Fairuz Maggio

Fairuz is a Washington DC native who has spent most of her life in and around the city. Though currently living in Europe, she returns to the nation’s capital at least twice a year.

The first thing you should do in Washington DC is...

visit the National Mall. If you only do one thing in the city, it’s imperative that you explore the length of the mall from the Lincoln Memorial to the US Capitol Building.

A perfect Saturday in Washington DC...

starts with a brunch (a boozy drag brunch is a city favorite), includes a stroll through one of the (free) Smithsonian museums, and ends with dinner and drinks in Georgetown.

One touristy thing that lives up to the hype is ...

the Smithsonian museums. These free museums range from the National Museum of Natural History to the National Air and Space Museum to the National Museum of American History to various art genres and are mostly around the National Mall.

To discover the "real" Washington DC...

you need to leave downtown and visit the Shaw neighborhood. The historically African-American area is home to the Howard Theatre, Howard University, and a host of famous eateries including Ben’s Chili Bowl on U Street.

For the best view of the city...

head to the top of the Washington Monument. The city's tallest structure provides unparalleled views of DC and beyond. If you can’t snag a ticket, head to the Old Post Office clock tower or the Kennedy Center's outdoor terrace.

One thing people get wrong...

is thinking that DC is just government buildings. The city's vibrant neighborhoods each have their own character. Dupont Circle is an LGBTQ hub, Columbia Heights is known for multiethnic eateries, while Georgetown features Federal-style architecture and upmarket restaurants and shops.


People Also Ask

What's Washington DC known for?

Washington DC—the United States capital—is known for its iconic government buildings and landmarks, including the White House, US Capitol, Supreme Court, and the attractions at the National Mall, including the Washington Monument and Lincoln Memorial. The Smithsonian museums and springtime cherry blossoms are also unmissable.

What is the #1 site visited in Washington, DC?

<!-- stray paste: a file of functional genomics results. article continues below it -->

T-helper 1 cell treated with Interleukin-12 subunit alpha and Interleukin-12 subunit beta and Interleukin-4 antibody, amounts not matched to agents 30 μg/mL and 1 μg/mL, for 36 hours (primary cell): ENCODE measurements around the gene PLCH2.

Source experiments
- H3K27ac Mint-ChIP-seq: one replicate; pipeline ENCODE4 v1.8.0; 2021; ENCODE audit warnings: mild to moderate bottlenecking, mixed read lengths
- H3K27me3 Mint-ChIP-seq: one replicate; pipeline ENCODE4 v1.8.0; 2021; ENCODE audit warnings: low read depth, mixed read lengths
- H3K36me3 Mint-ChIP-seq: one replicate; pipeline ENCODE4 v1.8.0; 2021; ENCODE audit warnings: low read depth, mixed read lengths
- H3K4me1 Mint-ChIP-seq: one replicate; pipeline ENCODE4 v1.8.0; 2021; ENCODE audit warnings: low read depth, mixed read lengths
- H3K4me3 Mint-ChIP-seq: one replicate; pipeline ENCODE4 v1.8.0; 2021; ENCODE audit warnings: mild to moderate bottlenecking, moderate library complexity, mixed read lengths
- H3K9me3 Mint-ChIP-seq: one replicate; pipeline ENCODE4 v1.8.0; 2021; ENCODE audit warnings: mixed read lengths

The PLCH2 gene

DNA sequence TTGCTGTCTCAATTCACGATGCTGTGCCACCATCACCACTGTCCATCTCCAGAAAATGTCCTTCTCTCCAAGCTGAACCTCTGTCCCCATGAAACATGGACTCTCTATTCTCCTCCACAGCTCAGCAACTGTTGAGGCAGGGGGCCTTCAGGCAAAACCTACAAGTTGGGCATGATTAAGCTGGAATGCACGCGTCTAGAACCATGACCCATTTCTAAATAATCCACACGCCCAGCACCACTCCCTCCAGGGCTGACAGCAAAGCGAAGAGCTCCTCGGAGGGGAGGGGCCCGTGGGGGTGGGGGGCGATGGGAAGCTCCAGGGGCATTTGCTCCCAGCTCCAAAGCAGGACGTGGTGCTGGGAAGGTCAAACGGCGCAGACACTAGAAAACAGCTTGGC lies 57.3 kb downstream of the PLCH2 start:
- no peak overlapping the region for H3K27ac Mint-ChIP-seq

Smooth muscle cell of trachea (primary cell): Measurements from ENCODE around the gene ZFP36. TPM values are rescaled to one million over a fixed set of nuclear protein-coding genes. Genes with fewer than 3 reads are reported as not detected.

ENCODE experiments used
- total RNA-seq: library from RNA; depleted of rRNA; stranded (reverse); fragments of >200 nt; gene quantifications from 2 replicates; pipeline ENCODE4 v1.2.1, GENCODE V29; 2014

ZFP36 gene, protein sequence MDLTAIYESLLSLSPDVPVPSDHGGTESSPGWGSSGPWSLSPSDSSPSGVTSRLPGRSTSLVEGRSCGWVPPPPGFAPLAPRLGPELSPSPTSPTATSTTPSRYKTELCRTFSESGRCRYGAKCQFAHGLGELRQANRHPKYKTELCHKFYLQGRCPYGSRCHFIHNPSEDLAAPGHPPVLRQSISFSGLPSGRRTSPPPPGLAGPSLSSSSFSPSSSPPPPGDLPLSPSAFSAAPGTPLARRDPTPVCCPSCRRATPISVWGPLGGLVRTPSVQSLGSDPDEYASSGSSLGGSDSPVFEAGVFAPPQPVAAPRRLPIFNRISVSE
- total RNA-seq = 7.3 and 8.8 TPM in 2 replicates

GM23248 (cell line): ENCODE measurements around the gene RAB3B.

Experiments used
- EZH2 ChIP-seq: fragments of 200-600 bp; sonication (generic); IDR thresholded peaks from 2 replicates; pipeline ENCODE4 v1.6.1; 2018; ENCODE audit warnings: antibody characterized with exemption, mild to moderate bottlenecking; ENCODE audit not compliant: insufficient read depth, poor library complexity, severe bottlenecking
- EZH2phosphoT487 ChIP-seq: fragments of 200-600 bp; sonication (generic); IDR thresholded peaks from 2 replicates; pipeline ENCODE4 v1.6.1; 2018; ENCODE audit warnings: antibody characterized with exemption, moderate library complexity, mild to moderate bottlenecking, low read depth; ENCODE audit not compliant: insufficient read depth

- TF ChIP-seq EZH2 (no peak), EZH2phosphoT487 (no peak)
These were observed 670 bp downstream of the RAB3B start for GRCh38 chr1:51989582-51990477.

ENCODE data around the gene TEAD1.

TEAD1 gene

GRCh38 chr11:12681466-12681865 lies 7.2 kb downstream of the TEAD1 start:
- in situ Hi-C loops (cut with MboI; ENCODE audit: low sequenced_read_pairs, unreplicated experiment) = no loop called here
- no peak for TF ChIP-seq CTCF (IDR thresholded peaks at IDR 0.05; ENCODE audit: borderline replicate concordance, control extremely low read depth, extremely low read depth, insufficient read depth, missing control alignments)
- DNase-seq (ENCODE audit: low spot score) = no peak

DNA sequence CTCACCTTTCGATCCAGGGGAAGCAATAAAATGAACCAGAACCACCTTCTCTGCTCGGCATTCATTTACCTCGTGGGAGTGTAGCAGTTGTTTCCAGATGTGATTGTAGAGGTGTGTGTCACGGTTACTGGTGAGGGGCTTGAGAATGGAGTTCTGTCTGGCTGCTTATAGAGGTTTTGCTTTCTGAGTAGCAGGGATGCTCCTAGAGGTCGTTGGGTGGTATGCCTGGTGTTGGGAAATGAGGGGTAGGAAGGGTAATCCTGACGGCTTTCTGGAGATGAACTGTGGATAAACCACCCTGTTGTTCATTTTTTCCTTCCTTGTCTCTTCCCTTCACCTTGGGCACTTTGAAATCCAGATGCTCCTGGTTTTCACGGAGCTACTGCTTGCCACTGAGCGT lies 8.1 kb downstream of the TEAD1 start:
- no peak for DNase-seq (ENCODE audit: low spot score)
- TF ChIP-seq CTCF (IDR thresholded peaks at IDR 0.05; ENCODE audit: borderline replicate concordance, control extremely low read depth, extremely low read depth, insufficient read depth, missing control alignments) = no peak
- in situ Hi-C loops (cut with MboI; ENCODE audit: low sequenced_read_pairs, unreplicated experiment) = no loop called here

The most visited site in Washington DC is the Lincoln Memorial, which stands on the National Mall and is instantly recognizable for its colonnaded front and enormous sitting statue of President Abraham Lincoln. Other popular sites include the Vietnam Veterans Memorial, Korean War Veterans Memorial, and US Capitol.

How do you do Washington DC in a day?

Many of Washington DC's top monuments are clustered around the National Mall and Capitol Hill, so it's possible to see them in one day. Book a driving, bike, or Segway tour to sightsee efficiently. Then, cap off your trip with a visit to one of the city's free-to-enter Smithsonian museums.

What's the best way to sightsee in Washington DC?

Washington DC has dozens of iconic government buildings, memorials, museums, and other highlights. To see more of the sights in less time, book a tour by coach, bike, Segway, or pedicab. Once you've gotten an overview, set off on a neighborhood walking tour to discover DC's local side.

Is 2 days enough for Washington DC?

Yes. Two days is enough to see Washington DC's highlights. On day one, concentrate on the National Mall's monuments and museums and see government buildings like the White House, Supreme Court, and US Capitol. On day two, soak up the local feel in neighborhoods such as Georgetown and Adams Morgan.

What do locals do in DC?

Washington DC locals frequent the city's museums and cultural institutions, as well as trendy restaurants and bars in the 14th Street Corridor, Adams Morgan, and Shaw. You'll find them hiking in Rock Creek Park, browsing the shelves at Politics and Prose, and attending concerts at the 9:30 Club.